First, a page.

Thursday, April 30, 2020

Fringed For His Pleasure

It begins with the kernel of an idea. Like literally let us say for our argument's sake an actual kernel. A popcorn kernel. What if, instead of paper and metal, we used popcorn kernels for currency? Would they be worth more popped or un-popped? Would movie theaters then become our banking institutions? Picture foiled Jiffy Pop containers piled up like gold bars in Fort Knox, high to the ceilings of the local multiplex. Is butter change? Salt cubes doubloons? Anything's possible in this brave new popcorn kernel world.

That's the sort of childlike imaginarium you feel steeped in whenever you step into one of the films of French director Quentin Dupieux -- a place where car-tires hunt people for sport and TV sets use radio waves to explode us from the inside, just because he thought that first kernel up and went step by outlandish step from there. And now, thanks to his latest miniature wonder of a movie called Deerskin, we will enter a place where Oscar-winning actor Jean Dujardin becomes fixated on stealing all of the jackets in the world so that his own jacket, made of yeah you guessed it, becomes the only most fabulous coat in all of the land. Watch out, Joseph -- The Artist is coming for all of your Technicolor Dreams!

I know it's a bit of an easy gag, perhaps not a friendly, on the face anyway, one either, to say that one of your favorite things about a movie was its runtime was short. But I also feel like, at this point, Dupieux knows where Iright 'm coming from -- all of his movies introduce their central goofy conceit, play it out to its absurd illogical and always delightful conclusion, and never once overstay their welcome. Deerskin gives us 75 straight minutes of exquisite ridiculousness, and then exits stage left leaving me wanting just enough more, and not a whit less.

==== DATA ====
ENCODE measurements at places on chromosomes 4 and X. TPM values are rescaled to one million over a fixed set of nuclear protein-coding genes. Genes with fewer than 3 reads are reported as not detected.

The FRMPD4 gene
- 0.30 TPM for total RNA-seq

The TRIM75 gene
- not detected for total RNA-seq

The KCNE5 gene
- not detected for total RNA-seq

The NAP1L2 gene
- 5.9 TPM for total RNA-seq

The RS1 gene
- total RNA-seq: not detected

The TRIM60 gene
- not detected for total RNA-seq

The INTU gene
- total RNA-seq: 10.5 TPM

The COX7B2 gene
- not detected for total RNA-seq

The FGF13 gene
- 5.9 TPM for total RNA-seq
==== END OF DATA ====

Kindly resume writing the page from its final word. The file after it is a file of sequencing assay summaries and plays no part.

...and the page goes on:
Dujardin plays Georges, a man who's just lost his wife and who seems to be having, uhh, a midlife crisis of sorts. We meet him driving into a mountain village where he flushes his (it must be said absolutely beautiful) old corduroy jacket down a gas station toilet; he then immediately spends every penny he has on him on the fringed deerskin coat that will come to define him... or really the absence of a Him now -- like a calfskin succubi the coat begins telling Georges things that would've made Richard Berkowitz's dog blush.

As Georges meets the people of this little mountain village -- including a totally up to the challenge Adèle Haenel, matching Dujardin eye-bug for eye-bug, as the local barkeeper -- he and his coat begin hatching their scheme: they will direct a movie as a ruse to steal people's coats from them. I would say this makes sense in context but it's nonsense there too, most delicious nonsense, and I adored every nonsensical frame of it. By the time Georges was dragging a ceiling fan down a darkened street and decapitating people with it I was, mais oui,  entirely enraptured -- wrap me up in this sweet warm Deerskin, it's some toasty nonsense I now call home.


Deerskin will be begin screening online at virtual theaters around the country (including my beloved FLC here in New York) tomorrow -- you can click here and see if it's playing at one of the virtual cinemas near you. Here's the trailer:


1 comment:

schmiedepaul said...

I saw the trailer for this a while back! Possibly even pre-virus. And thought it looked absolutely insane.
Polanski's "An Officer and a Spy" was my last film pre-lockdown here in Germany. Dujardin was the star and it's a great one for fans of moustaches, uniforms and fin-de-siecle scandals.